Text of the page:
Three Tips for Connecting with Social Media Leaders

When asked about his social media strategy, best-selling author and leading productivity blogger, Tim Ferriss, suggested that marketers try one of two strategies: target ‘thought leaders’, or target ‘traffic leaders’ with important, unusual questions. The tactic was one of several used during the promotional build-up to his best-selling book and the pre-launch of his own personal website.

While some may point to the advice as being outdated or rather unspecific, it appears to be even more relevant today than it was when issued almost twelve years ago. The blogosphere has grown even more convoluted and difficult to navigate, with top personalities publishing their content at several domain names and major faces communicating with followers on hundreds of services.

Add a puzzling social media scene and you’re left with a setting where the only real way up is by spending months networking. These three tips – each based around the idea of thought- and traffic-leaders – can help you make the oh-so-important connections in the social media world without being forced to push your message on bloggers against their will.

1) Approach people offline when given the chance.

Most social media leaders live in fear of their email inbox. The hundreds of messages that make it through their spam filter daily are each plastered with ‘urgent!’ announcements, grabbing attention and making it difficult to read each one. With overflowing Facebook inboxes and a lengthy list of responses on Twitter to catch up with, it’s difficult to get a single word to a social media power user.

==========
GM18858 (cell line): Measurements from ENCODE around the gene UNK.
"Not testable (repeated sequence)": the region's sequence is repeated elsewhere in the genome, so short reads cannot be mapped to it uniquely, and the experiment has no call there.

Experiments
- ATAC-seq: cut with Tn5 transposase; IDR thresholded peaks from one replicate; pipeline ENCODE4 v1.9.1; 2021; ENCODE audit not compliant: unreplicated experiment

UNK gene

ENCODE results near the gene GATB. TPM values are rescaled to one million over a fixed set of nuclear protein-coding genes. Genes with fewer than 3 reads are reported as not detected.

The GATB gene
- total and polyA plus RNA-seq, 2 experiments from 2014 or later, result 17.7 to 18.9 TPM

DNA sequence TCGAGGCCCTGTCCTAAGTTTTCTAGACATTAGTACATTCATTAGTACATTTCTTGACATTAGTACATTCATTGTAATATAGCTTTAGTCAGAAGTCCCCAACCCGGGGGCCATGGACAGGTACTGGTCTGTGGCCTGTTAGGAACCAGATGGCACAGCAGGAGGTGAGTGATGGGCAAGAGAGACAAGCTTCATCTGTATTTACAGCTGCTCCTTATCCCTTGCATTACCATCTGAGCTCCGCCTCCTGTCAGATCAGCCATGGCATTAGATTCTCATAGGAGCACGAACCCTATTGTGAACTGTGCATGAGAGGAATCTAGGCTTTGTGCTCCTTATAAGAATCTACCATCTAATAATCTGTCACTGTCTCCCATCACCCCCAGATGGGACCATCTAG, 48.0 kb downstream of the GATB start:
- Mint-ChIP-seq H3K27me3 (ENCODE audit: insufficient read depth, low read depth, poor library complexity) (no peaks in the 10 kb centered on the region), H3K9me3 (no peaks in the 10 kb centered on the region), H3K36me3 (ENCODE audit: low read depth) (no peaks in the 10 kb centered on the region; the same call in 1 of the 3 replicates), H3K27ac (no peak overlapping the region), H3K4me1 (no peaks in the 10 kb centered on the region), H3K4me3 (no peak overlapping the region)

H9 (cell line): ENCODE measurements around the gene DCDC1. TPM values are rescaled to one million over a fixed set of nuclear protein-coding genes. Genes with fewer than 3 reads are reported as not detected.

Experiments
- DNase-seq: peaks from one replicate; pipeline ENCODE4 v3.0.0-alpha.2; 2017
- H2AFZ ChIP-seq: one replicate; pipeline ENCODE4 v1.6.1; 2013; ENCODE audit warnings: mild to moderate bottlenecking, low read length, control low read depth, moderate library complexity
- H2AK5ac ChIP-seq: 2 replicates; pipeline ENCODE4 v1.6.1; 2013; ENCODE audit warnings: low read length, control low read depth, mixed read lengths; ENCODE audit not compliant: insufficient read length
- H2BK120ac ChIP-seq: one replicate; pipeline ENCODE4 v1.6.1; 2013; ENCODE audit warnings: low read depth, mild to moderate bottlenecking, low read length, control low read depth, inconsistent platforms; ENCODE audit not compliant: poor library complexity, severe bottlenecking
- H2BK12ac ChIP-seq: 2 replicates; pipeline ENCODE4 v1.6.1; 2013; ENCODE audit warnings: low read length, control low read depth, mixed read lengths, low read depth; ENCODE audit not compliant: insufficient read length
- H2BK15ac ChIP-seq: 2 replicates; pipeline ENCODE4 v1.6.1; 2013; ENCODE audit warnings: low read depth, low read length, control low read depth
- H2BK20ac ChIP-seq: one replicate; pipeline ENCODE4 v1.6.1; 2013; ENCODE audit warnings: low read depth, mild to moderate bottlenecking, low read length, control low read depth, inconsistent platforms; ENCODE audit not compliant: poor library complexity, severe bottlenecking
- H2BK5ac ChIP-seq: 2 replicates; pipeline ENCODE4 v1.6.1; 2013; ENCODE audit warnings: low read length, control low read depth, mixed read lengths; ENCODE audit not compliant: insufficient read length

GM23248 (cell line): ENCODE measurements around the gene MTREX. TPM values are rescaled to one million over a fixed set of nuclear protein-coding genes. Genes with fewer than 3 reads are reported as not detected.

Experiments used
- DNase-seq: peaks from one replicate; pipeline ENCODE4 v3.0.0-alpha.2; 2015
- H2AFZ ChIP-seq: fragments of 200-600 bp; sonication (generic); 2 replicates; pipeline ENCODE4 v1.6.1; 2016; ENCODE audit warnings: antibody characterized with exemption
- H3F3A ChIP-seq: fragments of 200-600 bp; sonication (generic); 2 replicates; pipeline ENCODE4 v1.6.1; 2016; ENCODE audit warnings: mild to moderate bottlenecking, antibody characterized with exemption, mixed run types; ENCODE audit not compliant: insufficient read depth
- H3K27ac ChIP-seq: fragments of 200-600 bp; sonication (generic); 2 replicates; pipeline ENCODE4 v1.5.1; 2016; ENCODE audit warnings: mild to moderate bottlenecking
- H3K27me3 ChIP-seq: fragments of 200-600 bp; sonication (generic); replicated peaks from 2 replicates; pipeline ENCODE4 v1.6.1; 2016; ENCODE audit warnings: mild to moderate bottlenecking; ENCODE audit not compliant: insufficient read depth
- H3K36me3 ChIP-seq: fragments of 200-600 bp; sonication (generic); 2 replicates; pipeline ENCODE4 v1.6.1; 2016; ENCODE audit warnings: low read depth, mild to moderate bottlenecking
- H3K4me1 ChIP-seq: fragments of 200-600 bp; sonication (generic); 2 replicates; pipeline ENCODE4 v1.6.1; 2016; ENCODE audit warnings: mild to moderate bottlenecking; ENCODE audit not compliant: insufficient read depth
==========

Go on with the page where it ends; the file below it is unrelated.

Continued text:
So don’t. Don’t try. Don’t even plan to write an email. Instead, look at the offline events at which a social media leader is appearing and make an effort to drop by. An offline introduction can build a rapport that simply isn’t possible through blog posts, direct messages, and email.

2) Don’t pitch. Listen and offer advice when you can help.

Never pitch. Never even think about pitching. It’s a sure-fire way to end up in the ‘do not call’ list, and it’s something that shouldn’t even appear in your social toolkit. Instead, speak with top social media presences the same way you would with a friend or acquaintance – share jokes, offer some cool quotes, and let them know that you’re not just talking to them for exposure.

Bring up your business when they ask and you’ll gain an instant point of connection. Not only will they ask you for more information, they could offer to help you with marketing and online buzz. A dedicated effort towards not pitching will give you a huge advantage should the subject of business come up later in conversation, if only because they know you’re not being exploitative.

3) Follow up the old-fashioned way – on the phone.

Remember how crowded email can be? If you’ve had a great chat with a social media leader, be it at a conference, a local event, or simply at an internet meet-up, ask for their phone number instead of a flooded email address. Not only does phone contact give you an advantage in message volume – it’s one of several methods that allows you to command relative urgency during your conversation.

Jeannine Grich, CVA, MVA, EthicsChecked™, provides marketing and social media support, training and consulting to busy entrepreneurs. For information about finding a VA, download her FREE 10-Step Guide to Finding the Right VA, or to learn why Social Media should be an important part of your marketing plan check out her FREE Report, Social Media Marketing Benefits, visit:, or contact her at [email protected]

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